Anaplasma phagocytophilum (A. phago) causes disease in ruminants in European countries. This pathogen is not associated with the classic Anaplasmosis of North American cattle, due to Anaplasma marginale. It appears that North American strains of this pathogen may not be very pathogenic for ruminants. Clinical signs of fevers, rough appearance, poor growth and abortions are associated with infection of European sheep, goats and cattle. Since A. phago is not found in red blood cells, the clinical presentation does not include hemolytic anemia. Our PCR test performed on an EDTA whole blood sample would detect this organism if the ruminant was currently infected. Detection of infection should be interpreted with caution since clinical illness associated with this pathogen has not been described in US ruminant herds. Other possible causes of the clinical abnormalities should be considered and ruled in or out whenever the use of this test is considered in domestic ruminants.

Babesia bovis and B bigemina are the agents of bovine Babesiosis, sometimes referred to as Cattle Tick Fever or Bovine Piroplasmosis. The United States is currently free of these agents, but they occur in many parts of the world, including Mexico, and areas of Central and South America.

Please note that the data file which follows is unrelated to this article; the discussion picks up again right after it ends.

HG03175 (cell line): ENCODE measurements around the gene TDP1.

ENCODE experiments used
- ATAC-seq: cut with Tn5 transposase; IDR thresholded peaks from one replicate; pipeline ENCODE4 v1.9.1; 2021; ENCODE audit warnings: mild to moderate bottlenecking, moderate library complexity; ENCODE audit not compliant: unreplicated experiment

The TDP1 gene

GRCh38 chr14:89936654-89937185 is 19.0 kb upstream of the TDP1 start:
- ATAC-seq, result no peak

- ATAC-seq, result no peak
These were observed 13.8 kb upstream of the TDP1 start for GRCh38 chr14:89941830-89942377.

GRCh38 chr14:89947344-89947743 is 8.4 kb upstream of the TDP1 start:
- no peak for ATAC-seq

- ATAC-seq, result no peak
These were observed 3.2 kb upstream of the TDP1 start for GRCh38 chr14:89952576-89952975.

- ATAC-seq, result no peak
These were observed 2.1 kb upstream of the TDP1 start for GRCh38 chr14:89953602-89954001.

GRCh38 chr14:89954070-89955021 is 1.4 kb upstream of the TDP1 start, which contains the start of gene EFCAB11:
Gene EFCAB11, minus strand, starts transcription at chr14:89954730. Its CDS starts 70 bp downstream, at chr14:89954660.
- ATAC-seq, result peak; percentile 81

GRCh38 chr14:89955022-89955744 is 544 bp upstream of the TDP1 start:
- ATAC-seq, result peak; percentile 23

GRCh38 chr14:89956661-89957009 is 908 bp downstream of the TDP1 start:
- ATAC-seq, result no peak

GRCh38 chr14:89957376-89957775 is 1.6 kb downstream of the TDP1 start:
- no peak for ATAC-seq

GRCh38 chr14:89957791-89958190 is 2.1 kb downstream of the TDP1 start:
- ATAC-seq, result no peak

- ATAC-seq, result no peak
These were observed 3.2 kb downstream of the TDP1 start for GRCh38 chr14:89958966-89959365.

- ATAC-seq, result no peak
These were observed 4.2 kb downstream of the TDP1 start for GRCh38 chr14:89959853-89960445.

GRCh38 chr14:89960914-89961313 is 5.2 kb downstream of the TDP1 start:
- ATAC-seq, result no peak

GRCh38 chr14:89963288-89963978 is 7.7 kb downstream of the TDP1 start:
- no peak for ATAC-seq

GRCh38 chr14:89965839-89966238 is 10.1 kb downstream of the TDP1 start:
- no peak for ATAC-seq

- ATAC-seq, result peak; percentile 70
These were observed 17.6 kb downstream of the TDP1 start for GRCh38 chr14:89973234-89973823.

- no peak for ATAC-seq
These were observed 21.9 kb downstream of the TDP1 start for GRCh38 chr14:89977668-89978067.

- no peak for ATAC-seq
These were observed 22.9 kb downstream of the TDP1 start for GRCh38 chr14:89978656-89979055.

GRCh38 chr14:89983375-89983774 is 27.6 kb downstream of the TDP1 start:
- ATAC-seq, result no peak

Bovine Testing Options

Animal Health Diagnostic Center (AHDC – Cornell)

  • Anaplasma marginale c-ELISA test (serum sample)
  • Anaplasma pahogocytophilum PCR (EDTA whole blood)

Referral Tests (Each test is listed under the default laboratory we use for those tests, but this list may not represent all tests offered by each laboratory. Occasionally, we deviate from our default laboratory choice because of combinations of tests requested).

Iowa State University Vet Diag Lab

  • Anaplasma marginale PCR test (EDTA whole blood sample; post-mortem fresh spleen)

National Veterinary Services Laboratory

  • Babesia bovis and Babesia bigemina CF or IFA (serum sample)  
  • Tests called Piroplasmosis, bovine CF or Piroplasmosis, bovine IFA

Connecticut Veterinary Medical Diagnostic Laboratory

  • Anaplasma phagocytophilum (formerly Ehrlichia equi) IFA (serum sample)